Los Angeles Times - Richard Cromelin
Burke is such an individual force that he bends all borders and definitions into a configuration all his own.... His singing is agile, elastic and, most important, packed with sorrow and humor that pull you in no matter what the genre.

Product Details

Release Date:
Shout Factory

Related Subjects


Album Credits

Performance Credits

Solomon Burke   Primary Artist,Vocals
Sam Bush   Fiddle,Mandolin
Emmylou Harris   Vocals
Jim Lauderdale   Acoustic Guitar
Patty Loveless   Vocals
Dolly Parton   Vocals
Kevin Welch   Acoustic Guitar
Phil Madeira   Piano,Accordion,Hammond Organ,Wurlitzer
Mickey Raphael   Harmonica
Larry Campbell   Fiddle
Carl Gorodetzky   Violin
Patty Griffin   Vocals
Byron House   Bass,Upright Bass
Tom Howard   Conductor
Paul Kennerley   Acoustic Guitar,Electric Guitar
Ann McCrary   Vocals,Background Vocals
Buddy Miller   Acoustic Guitar,Banjo,Electric Guitar,Vocals,Guitar (Electric Baritone),Guitar (Baritone)
Perkins   Dobro,Pedal Steel Guitar,Lap Steel Guitar
Pamela Sixfin   Violin
Garry Tallent   Bass,Upright Bass
Chris Donohue   Bass
Kenny Vaughn   Electric Guitar
Gillian Welch   Guitar,Vocals
Rev. Brady Blade   Percussion,Drums
David Rawlings   Guitar,Vocals
Bryan Owings   Percussion,Drums
Carole Rabinowitz-Neuen   Cello
Shawn Amos   Acoustic Guitar
Regina McCrary   Vocals,Background Vocals
Jim Grojean   Viola

Technical Credits

Tom T. Hall   Composer
Jim Lauderdale   Composer
Dolly Parton   Composer
Bruce Springsteen   Composer
Larry Henley   Composer
Julie Miller   Composer
Emory Gordy   Engineer
Patty Griffin   Composer
Tom Howard   String Arrangements
Paul Kennerley   Composer
Red Lane   Composer
Buddy Miller   Composer,Producer,Engineer,Audio Production
Gillian Welch   Composer
Barry Tashian   Composer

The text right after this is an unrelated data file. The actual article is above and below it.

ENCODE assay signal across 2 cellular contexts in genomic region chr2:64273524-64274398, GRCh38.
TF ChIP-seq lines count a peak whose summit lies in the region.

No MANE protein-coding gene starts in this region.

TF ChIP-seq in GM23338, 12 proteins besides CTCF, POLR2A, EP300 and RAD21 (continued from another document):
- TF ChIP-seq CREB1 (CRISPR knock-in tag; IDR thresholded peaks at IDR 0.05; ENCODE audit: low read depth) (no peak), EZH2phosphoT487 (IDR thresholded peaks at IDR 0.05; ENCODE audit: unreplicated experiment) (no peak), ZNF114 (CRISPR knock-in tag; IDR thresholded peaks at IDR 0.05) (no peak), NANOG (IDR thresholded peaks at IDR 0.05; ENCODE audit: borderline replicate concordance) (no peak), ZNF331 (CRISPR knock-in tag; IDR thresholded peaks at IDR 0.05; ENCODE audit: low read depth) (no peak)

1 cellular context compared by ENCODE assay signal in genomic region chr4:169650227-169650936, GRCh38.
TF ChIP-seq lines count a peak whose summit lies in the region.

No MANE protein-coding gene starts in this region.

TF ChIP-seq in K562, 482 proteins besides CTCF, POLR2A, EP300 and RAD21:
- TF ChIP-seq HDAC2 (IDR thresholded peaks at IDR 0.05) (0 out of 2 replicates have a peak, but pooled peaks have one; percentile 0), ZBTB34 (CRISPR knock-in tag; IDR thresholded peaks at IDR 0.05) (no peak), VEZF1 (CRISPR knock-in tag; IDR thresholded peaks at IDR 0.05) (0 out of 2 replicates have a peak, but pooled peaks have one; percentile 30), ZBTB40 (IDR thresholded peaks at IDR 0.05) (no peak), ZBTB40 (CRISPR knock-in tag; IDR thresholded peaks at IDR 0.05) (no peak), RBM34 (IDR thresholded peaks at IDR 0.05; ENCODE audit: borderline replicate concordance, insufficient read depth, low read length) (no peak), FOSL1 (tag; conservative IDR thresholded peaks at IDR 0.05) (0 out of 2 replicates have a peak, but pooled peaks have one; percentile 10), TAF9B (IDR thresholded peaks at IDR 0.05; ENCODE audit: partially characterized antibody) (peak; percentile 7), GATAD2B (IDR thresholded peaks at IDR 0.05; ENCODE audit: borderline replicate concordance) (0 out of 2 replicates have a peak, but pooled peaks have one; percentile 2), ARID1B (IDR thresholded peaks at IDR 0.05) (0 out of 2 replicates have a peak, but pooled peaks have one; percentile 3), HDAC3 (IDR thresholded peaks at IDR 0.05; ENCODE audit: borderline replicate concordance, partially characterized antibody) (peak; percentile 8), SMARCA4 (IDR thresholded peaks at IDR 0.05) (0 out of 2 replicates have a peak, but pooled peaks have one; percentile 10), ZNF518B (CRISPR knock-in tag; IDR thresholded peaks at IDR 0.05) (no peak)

Jake Burns & The Big Wheel   Engineer
Earl Montgomery   Composer
Shawn Amos   Composer,Executive Producer
Emily Johnson   Artwork
Jeff Palo   Producer
Adam Wright   Composer

Customer Reviews

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Nashville 5 out of 5 based on 0 ratings. 1 reviews.
AbraxasND More than 1 year ago
This is one of a number of CDs I purchased on a recent visit to Barnes & Noble in New York (I live in Australia) and I have to say I have been playing it continually since my return. I have no idea whose idea this was, but teaming Solomon Burke with major folk and country artists and composers like Gillian Welch, Emmylou Harris, Patty Loveless and Dolly Parton, among many others, was an inspired move. Solomon Burke performs best on the soulful, acoustic ballads but there are many highlights here. Standout tracks include "Valley of Tears", "Millionaire" and the up-tempo (and very amusing) "Honey, where's the money gone?" but the album is remarkably consistent throughout, and very well recorded. I've been following Solomon Burke since I was a teenager in the 1960s - I still have a vinyl recording of his first LP - but "Nashville", for me, is one of the milestones of Burke's long career. Definitely a soul/country classic...